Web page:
One of my favorite seminars was on something very unexpected: bird songs. Dr. Nowicki studies how birds communicate and how their songs evolve, and then uses birds as a model system to better understand human language and communication. This lab does not relate to anything I am studying and the field work they do is pretty different from the bench work I do in the lab every day. Quite honestly, I really did not think that bird songs could be very interesting. However, I walked out of Dr. Nowicki’s talk suddenly incredibly interested in bird songs! The way that Dr. Nowicki presented his research was engaging and easy to understand, so I felt like I had a good idea about what was going on in his lab without being overwhelmed. Additionally, I was interested in learning more.
All the talks have been incredibly interesting and got me thinking about all the different types of research out there. I do think the most influential parts of the talks, though, were the parts where the faculty told us about their career journeys and how they got to where they are today. Those stories really gave me a good understanding of what my career path may look like if I choose to go to grad school. They also let me know that there are many ways to get to the same place, and let me know that there is still time for me to figure out what I want to do in the future. Doing lab work right now is really awesome for whatever I may choose to do, but I still have time to explore my interests and find my path.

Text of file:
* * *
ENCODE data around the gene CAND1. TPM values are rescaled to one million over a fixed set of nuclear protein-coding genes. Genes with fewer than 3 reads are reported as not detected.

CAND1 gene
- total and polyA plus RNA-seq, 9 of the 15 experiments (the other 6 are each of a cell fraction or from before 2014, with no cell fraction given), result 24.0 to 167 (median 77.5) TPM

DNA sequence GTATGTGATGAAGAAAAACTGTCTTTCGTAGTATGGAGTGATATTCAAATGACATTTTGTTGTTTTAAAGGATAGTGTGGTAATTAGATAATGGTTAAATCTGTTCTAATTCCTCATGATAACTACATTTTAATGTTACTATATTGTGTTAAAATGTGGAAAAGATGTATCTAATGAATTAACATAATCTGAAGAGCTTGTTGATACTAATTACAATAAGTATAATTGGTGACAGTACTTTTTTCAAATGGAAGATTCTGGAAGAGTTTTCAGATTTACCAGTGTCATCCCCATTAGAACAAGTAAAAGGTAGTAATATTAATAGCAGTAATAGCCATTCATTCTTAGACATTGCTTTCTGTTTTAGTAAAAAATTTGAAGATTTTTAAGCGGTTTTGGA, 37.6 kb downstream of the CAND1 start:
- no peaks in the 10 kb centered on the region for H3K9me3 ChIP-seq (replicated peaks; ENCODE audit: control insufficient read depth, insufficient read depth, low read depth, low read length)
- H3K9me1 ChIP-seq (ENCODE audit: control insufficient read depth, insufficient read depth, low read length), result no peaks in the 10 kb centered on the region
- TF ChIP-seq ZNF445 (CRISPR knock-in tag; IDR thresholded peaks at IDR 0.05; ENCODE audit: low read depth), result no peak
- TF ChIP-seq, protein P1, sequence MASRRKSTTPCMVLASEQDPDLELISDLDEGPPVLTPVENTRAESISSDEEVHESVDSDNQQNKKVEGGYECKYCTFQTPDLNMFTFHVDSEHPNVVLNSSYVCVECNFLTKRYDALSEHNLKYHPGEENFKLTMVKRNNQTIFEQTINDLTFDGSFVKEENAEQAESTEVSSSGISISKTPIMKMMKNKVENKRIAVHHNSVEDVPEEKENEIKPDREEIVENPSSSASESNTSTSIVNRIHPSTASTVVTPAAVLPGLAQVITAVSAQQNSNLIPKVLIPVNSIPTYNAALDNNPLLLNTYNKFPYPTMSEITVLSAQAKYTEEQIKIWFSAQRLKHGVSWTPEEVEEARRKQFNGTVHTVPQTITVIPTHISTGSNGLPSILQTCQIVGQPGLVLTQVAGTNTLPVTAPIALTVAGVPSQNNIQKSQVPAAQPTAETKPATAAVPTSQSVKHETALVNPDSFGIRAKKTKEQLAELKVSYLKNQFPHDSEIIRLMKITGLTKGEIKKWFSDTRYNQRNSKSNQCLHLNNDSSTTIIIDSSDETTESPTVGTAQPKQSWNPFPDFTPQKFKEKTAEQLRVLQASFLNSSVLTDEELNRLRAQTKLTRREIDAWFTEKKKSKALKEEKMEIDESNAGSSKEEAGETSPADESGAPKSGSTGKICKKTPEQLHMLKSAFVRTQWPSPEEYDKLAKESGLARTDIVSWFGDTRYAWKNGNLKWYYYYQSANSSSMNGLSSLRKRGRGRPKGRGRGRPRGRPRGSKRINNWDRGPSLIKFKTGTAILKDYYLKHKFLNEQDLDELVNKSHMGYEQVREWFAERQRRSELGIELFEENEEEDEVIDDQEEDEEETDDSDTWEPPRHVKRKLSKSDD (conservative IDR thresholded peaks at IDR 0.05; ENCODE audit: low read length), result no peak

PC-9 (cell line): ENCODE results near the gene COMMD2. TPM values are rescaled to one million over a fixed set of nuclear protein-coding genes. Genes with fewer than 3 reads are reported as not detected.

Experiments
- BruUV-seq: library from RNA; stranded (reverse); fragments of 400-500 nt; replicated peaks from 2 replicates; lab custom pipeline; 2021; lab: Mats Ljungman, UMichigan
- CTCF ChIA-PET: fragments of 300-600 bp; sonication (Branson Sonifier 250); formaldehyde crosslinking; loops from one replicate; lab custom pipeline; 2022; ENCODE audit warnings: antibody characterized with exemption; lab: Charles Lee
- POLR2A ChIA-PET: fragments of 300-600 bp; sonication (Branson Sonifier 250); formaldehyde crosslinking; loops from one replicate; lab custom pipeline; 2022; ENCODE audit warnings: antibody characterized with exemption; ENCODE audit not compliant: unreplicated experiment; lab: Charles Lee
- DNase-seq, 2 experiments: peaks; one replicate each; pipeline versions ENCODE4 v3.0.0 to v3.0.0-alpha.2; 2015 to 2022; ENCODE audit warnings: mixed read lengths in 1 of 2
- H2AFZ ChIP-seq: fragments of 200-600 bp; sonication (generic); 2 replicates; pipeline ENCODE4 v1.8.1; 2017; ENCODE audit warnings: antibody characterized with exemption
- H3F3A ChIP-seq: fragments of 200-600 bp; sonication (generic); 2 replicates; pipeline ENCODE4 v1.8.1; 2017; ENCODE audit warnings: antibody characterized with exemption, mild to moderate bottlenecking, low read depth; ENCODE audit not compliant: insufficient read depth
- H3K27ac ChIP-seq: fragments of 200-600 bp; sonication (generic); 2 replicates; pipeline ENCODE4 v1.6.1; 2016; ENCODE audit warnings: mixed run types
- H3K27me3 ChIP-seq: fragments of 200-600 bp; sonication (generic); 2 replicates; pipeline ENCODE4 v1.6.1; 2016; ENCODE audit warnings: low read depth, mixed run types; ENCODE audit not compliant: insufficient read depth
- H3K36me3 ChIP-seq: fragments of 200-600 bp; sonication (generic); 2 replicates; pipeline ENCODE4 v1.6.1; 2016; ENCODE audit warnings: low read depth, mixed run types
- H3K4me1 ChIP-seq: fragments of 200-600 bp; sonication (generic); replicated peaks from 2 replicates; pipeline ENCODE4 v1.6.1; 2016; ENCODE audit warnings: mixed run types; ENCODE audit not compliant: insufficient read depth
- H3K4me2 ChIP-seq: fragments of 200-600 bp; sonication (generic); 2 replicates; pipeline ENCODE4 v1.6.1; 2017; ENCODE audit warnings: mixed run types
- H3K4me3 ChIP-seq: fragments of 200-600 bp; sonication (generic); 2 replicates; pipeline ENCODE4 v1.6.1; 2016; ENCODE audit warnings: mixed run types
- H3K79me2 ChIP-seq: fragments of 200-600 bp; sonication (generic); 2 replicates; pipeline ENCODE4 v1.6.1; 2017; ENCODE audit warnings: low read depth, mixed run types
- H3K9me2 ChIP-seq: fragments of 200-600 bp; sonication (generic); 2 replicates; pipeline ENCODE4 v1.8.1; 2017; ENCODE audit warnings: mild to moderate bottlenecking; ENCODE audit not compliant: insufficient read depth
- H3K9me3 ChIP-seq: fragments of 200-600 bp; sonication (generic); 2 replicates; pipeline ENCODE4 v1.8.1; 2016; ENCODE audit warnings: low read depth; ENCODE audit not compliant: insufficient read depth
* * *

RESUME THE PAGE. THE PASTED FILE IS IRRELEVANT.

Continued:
All summer we’ve had the opportunity to meet and learn from distinguished faculty which was super cool. One of my favorite talks I think this summer was from Dr. Christopher Kontos. Dr. Kontos is the director of Duke’s MD-PHD program. I really enjoyed this talk because before the program I was really contemplating striving for a MD-PHD. Listening to him talk really opened my perspective about everything. Especially because I work in a lab where people have all different types of academic backgrounds I think I’ve learned a lot! I really appreciated this talk because we got to ask lots of questions and learn more about the program. This has allowed me to explore my future even more which I was thankful for as BSURF comes to an end.